Air embolism can occur whenever a blood vessel is open and a pressure gradient exists favoring entry of gas. Because the circulatory pressure in most arteries and veins is greater than atmospheric pressure, an air embolus does not always happen when a blood vessel is injured. In the veins above the heart, such as in the head and neck, the pressure is less than atmospheric and an injury may let air in. This is one reason why surgeons must be particularly careful when operating on the brain, and why the head of the bed is tilted down when inserting or removing a central venous catheter from the jugular or subclavian veins.

When air enters the veins, it travels to the right side of the heart, and then to the lungs.[10] This can cause the vessels of the lung to constrict, raising the pressure in the right side of the heart. If the pressure rises high enough in a patient who is one of the 20% to 30% of the population with a patent foramen ovale, the gas bubble can then travel to the left side of the heart, and on to the brain or coronary arteries. Such bubbles are responsible for the most serious of gas embolic symptoms.

Trauma to the lung can also cause an air embolism. This may happen after a patient is placed on a ventilator and air is forced into an injured vein or artery, causing sudden death. Breath-holding while ascending from scuba diving may also force lung air into pulmonary arteries or veins in a similar manner, due to the pressure difference.[7]

Air can be injected directly into the veins either accidentally or as a deliberate act. Examples include misuse of a syringe, failure to meticulously remove air from the vascular tubing of a haemodialysis circuit,[2] and industrial injury resulting from use of compressed air. However, the amount of air that would be administered by a single small syringe is, in most cases, not enough to suddenly stop the heart, nor cause instant death. However, such bubbles may occasionally reach the arterial system through a patent foramen ovale, as noted above, and cause random ischemic damage, depending on their route of arterial travel.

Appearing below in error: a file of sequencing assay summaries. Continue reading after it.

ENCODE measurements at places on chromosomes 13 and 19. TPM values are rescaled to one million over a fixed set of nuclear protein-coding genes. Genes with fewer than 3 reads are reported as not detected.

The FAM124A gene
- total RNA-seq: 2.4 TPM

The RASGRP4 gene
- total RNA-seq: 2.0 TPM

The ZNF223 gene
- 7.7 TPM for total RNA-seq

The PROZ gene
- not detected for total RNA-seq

There have been rare cases of air embolism being caused by air entering the bloodstream from the uterus or tears in female genitalia.[11][12] The risk appears to be greater during pregnancy.[11] Cases have been reported that resulted from attempts to perform an abortion by syringing.[12] These appear to have been due to damage to the placenta allowing air to enter the bloodstream. Outside of pregnancy there is at least one case where an air embolism resulted from the insertion of an object into the vagina during masturbation.[12]


A large bubble of air in the heart (as can follow certain traumas in which air freely gains access to large veins) will present with a constant "machinery" murmur. It is important to promptly place the patient in Trendelenburg position (head down) and on their left side (left lateral decubitus position). The Trendelendburg position keeps a left-ventricular air bubble away from the coronary artery ostia (which are near the aortic valve) so that air bubbles do not enter and occlude the cornonary arteries (which would cause a heart attack). Left lateral decubitus positioning helps to trap air in the non-dependent segment of the right ventricle (where it is more likely to remain instead of progressing into the pulmonary artery and occluding it). The left lateral decubitus position also prevents the air from passing through a potentially patent foramen ovale (present in as many as 30% of adults) and entering the left ventricle, from which it could then embolise to distal arteries (potentially causing occlusive symptoms such as stroke).[3][13]

Administration of high percentage oxygen is recommended for both venous and arterial air embolism. This is intended to counteract ischaemia and accelerate bubble size reduction.[2]

For venous air embolism the Trendelenburg or left lateral positioning of a patient with an air-lock obstruction of the right ventricle may move the air bubble in the ventricle and allow blood flow under the bubble.[14]